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Zai Q. Yang, Yong X. Li, Xiao P. Xue, Chuan R. Huang, and Bo Zhang

Wind tunnel tests were conducted in an NH-2-type wind tunnel to investigate the wind pressure coefficients and their distribution on the surfaces of a single-span plastic greenhouse and a solar greenhouse. Wind pressures at numerous points on the surfaces of the greenhouse models were simultaneously measured for various wind directions. The critical wind speeds, at which damage occurred on the surfaces of single-span plastic greenhouses and solar greenhouses, were derived. To clearly describe the wind pressure distribution on various surface zones of the greenhouses, the end surface and top surface of the plastic greenhouse and the transparent surface of the solar greenhouse were divided into nine zones, which were denoted as Zone I to Zone IX. The results were as follows: 1) At wind direction angles of 0° and 45°, the end surface of the single-span plastic greenhouse was on the windward side, and the maximum positive wind pressure coefficient was near 1. At wind direction angles of 90° and 180°, the entire end surface of the single-span plastic greenhouse was on the leeward side, and the maximum negative wind pressure coefficient was near −1. The maximum positive wind pressure on the end surface of the single-span plastic greenhouse appeared in Zone IV at a wind direction angle of 15°, whereas the maximum negative pressure appeared in Zone VIII at a wind direction angle of 105°. 2) Most of the wind pressure coefficients on the top surface of the plastic greenhouse were negative. The maximum positive and negative wind pressure coefficient on the top surface of the plastic greenhouse occurred in Zones I and II, respectively, at a wind direction angle of 60°. 3) At a wind direction angle of 0°, the distribution of wind pressure coefficient contours was steady in the middle and lower zones of the transparent surface of the solar greenhouse, and the wind pressure coefficients were positive. At a wind direction angle of 90°, the wind pressure coefficients were negative on the transparent surface of the solar greenhouse. A maximum positive wind pressure coefficient was attained at a wind direction angle of 30° in Zone IX, whereas the maximum suction force occurred in Zone VII at a wind direction angle of 135°. 4) The minimum critical wind speeds required to impair the single-span plastic greenhouse and solar greenhouse were 14.5 and 18.9 m·s−1, respectively.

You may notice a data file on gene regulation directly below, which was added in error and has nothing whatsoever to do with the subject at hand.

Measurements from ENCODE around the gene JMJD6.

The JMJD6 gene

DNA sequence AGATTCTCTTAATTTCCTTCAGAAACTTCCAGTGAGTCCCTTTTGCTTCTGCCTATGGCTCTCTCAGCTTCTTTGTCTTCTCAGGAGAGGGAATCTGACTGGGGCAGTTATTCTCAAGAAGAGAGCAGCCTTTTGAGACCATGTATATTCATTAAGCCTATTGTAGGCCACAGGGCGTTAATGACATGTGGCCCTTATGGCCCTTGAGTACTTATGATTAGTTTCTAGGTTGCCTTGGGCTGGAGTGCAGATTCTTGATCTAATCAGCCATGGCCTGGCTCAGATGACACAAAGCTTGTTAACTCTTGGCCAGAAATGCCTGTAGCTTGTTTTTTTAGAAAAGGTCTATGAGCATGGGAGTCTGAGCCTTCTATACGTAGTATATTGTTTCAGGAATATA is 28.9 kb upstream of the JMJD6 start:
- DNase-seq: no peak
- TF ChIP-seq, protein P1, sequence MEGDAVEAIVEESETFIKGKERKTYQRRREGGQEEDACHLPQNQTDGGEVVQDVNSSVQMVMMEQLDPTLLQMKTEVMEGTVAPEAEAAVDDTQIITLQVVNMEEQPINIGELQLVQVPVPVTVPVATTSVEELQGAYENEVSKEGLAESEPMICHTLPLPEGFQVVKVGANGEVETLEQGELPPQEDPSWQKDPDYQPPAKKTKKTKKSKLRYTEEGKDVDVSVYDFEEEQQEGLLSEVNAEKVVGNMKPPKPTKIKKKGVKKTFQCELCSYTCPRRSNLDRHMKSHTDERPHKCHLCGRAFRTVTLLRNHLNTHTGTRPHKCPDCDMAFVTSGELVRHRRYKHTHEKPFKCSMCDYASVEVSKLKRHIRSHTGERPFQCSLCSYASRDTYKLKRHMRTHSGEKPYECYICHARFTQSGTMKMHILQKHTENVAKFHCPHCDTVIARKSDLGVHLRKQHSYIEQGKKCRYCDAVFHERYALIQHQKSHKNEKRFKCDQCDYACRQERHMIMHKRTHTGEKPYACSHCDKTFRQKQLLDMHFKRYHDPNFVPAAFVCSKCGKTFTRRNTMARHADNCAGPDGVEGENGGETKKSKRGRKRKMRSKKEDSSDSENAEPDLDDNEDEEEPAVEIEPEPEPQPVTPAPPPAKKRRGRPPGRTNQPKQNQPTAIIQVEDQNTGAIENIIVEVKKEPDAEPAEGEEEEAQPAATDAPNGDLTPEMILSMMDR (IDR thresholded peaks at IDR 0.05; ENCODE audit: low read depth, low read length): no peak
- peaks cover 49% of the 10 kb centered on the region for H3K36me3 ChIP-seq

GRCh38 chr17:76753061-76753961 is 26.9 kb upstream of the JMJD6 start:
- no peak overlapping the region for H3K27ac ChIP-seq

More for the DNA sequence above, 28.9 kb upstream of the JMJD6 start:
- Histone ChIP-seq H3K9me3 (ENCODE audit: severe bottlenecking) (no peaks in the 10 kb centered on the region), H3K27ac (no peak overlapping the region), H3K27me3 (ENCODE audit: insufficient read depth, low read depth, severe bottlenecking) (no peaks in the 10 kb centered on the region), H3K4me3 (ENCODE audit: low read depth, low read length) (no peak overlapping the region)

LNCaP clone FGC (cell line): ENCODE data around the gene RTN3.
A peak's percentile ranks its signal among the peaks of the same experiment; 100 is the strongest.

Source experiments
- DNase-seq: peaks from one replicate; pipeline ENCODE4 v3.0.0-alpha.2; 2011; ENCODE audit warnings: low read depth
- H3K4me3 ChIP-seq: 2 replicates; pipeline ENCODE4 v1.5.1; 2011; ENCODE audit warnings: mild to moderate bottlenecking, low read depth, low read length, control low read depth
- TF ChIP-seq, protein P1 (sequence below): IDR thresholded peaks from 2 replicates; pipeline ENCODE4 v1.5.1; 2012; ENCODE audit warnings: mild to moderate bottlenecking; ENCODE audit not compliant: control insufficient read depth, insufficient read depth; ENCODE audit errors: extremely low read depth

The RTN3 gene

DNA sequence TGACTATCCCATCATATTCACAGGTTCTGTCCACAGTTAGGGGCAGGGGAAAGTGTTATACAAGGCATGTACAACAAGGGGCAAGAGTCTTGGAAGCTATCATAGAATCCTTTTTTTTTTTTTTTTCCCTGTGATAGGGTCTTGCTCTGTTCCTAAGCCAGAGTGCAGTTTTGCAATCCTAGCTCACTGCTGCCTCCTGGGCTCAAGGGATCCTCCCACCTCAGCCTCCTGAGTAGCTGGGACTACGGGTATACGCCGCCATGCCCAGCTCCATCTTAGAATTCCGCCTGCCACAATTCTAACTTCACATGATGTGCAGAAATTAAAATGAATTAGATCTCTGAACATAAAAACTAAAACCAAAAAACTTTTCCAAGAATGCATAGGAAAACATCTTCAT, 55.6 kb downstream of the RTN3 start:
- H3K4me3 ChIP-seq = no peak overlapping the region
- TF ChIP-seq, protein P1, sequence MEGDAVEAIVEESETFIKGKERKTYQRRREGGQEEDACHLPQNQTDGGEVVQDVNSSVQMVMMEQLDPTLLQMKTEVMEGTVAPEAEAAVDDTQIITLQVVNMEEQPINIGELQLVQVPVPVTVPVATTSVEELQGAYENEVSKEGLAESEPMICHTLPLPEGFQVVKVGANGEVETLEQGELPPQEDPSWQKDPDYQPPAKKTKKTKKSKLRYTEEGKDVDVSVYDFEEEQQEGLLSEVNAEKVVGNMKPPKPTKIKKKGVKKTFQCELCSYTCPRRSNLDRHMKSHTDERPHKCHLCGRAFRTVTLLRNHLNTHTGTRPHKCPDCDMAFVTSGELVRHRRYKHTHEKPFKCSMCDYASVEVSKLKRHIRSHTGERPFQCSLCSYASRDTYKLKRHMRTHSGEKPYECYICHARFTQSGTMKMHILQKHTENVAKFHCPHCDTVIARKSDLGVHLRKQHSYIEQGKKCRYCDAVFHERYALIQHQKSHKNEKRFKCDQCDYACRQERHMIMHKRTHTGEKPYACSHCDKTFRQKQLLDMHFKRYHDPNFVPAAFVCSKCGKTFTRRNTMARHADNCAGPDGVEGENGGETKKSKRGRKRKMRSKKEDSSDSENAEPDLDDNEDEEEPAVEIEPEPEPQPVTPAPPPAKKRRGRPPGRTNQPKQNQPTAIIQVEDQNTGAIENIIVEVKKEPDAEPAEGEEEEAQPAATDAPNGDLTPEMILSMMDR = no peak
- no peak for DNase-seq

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R. Rankin and D. L. Creech

Horticultural enrollments have fallen since the late 1970's and faculties are scrambling to find new ways to creatively finance educational and outreach programs. The Stephen F. Austin State University Arboretum was sanctioned by the administration in March, 1987. Eight acres of land that lie on LaNana creek are directly associated with the Agriculture building and horticultural facility. Gardens that feature a wide range of rare, unusual, and untested landscape plants are being developed by students, volunteers, and a mix of outside monies. The history of a City/SFASU project to develop a three mile LaNana Creek trail will be described. A cooperative effort with the Herb Society of Deep East Texas, a 121-acre conservancy easement project, and Asian vegetable studies are currently under the arboretum umbrella.

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Mokhles A. Elsysy and Peter M. Hirst

and growing on M.7 rootstock. Both cultivars were planted at a spacing of 3 m × 5 m at the Samuel G. Meigs Horticulture Facility of Purdue University in Lafayette, IN. The climatic conditions of the state of Indiana can be described as a hot

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Khalil R. Jahed and Peter M. Hirst

Methods This experiment was conducted in 2013 and repeated in 2014 at the Samuel G. Meigs Horticulture Facility in Lafayette, IN, USA. Three commercial apple cultivars were used: ‘Honeycrisp’/M.7 planted in 2003, ‘Fuji’/B.9 planted in 2001 and ‘Gala’/B.9

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Mokhles A. Elsysy and Peter M. Hirst

investigation. Trees were planted at a spacing of 3 × 5 m, trained to a vertical axis form, and managed according to standard commercial practices. The orchard was located at the Samuel G. Meigs Horticulture Facility of Purdue University, Lafayette, IN. Crop

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Mokhles A. Elsysy, Michael V. Mickelbart, and Peter M. Hirst

potential (Fuji, Honeycrisp, and Golden Delicious) ( Table 1 ). All cultivars were planted with 3 × 5 m spacing at the Samuel G. Meigs Horticulture Facility of Purdue University in Lafayette, IN. Table 1. Apple trees growing in Lafayette, IN, used in this

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between the four treatments. The pot-in-pot azaleas were superior when compared to plants grown in a nearby full sun aboveground area and the 50% shade house by the horticulture facility. While not analyzed because of location differences, the pot